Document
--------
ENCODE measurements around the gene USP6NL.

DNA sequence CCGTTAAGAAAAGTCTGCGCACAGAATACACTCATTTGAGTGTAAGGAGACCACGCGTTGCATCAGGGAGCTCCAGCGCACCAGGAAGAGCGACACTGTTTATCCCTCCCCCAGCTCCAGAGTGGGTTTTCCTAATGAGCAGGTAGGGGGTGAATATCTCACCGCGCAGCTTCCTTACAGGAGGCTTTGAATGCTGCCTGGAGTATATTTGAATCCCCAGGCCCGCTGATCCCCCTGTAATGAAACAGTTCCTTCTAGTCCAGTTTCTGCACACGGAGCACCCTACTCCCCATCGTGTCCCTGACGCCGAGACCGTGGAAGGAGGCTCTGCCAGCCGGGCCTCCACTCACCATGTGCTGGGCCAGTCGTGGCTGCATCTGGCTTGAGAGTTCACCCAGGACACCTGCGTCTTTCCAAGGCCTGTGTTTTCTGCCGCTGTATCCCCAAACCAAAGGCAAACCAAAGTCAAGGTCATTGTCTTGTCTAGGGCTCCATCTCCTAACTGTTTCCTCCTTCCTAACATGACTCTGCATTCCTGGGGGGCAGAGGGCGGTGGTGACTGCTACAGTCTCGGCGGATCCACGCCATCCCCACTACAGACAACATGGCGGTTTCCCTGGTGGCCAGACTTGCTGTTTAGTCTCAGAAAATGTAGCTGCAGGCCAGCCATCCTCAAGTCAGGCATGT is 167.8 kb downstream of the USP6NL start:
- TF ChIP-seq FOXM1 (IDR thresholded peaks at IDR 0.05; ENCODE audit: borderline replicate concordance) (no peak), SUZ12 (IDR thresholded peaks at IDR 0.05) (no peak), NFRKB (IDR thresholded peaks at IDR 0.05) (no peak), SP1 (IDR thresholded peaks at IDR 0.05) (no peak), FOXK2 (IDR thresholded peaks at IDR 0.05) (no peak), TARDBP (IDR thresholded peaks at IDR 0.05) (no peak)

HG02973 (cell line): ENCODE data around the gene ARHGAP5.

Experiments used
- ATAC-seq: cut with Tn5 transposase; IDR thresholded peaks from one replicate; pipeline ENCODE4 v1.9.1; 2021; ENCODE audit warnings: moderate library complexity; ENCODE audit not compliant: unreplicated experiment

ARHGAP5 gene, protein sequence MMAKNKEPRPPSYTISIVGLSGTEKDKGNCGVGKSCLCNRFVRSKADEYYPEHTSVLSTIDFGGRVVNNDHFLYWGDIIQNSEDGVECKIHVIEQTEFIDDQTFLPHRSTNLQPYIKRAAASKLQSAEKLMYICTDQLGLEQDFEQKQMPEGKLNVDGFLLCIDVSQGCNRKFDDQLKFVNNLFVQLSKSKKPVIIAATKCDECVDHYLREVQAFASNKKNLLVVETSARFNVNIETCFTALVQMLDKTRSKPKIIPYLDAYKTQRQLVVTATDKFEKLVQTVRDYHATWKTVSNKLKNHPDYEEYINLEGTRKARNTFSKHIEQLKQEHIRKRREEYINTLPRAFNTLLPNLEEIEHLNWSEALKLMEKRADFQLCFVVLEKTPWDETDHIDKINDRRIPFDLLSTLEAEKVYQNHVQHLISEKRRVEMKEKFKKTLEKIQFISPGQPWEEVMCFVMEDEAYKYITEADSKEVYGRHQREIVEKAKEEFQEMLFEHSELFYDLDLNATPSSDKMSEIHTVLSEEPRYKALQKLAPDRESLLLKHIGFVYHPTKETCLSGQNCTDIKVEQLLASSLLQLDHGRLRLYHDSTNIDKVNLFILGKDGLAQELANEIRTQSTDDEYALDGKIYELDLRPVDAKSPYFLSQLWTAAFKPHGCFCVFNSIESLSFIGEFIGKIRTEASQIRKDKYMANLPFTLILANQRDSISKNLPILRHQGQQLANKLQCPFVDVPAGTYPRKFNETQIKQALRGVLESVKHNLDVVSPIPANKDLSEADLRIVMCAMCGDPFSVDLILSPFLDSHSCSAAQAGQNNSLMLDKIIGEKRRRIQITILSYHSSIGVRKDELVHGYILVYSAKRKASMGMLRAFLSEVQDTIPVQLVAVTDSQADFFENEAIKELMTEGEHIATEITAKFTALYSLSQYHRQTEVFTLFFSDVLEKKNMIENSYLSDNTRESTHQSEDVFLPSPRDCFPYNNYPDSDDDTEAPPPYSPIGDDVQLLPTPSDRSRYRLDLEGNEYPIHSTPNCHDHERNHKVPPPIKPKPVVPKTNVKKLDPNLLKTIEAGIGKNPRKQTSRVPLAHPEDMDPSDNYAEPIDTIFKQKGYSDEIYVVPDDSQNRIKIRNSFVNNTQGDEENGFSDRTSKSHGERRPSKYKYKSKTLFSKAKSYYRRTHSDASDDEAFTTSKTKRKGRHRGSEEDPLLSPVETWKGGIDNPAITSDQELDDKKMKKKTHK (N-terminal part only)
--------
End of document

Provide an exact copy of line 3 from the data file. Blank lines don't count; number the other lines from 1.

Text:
- TF ChIP-seq FOXM1 (IDR thresholded peaks at IDR 0.05; ENCODE audit: borderline replicate concordance) (no peak), SUZ12 (IDR thresholded peaks at IDR 0.05) (no peak), NFRKB (IDR thresholded peaks at IDR 0.05) (no peak), SP1 (IDR thresholded peaks at IDR 0.05) (no peak), FOXK2 (IDR thresholded peaks at IDR 0.05) (no peak), TARDBP (IDR thresholded peaks at IDR 0.05) (no peak)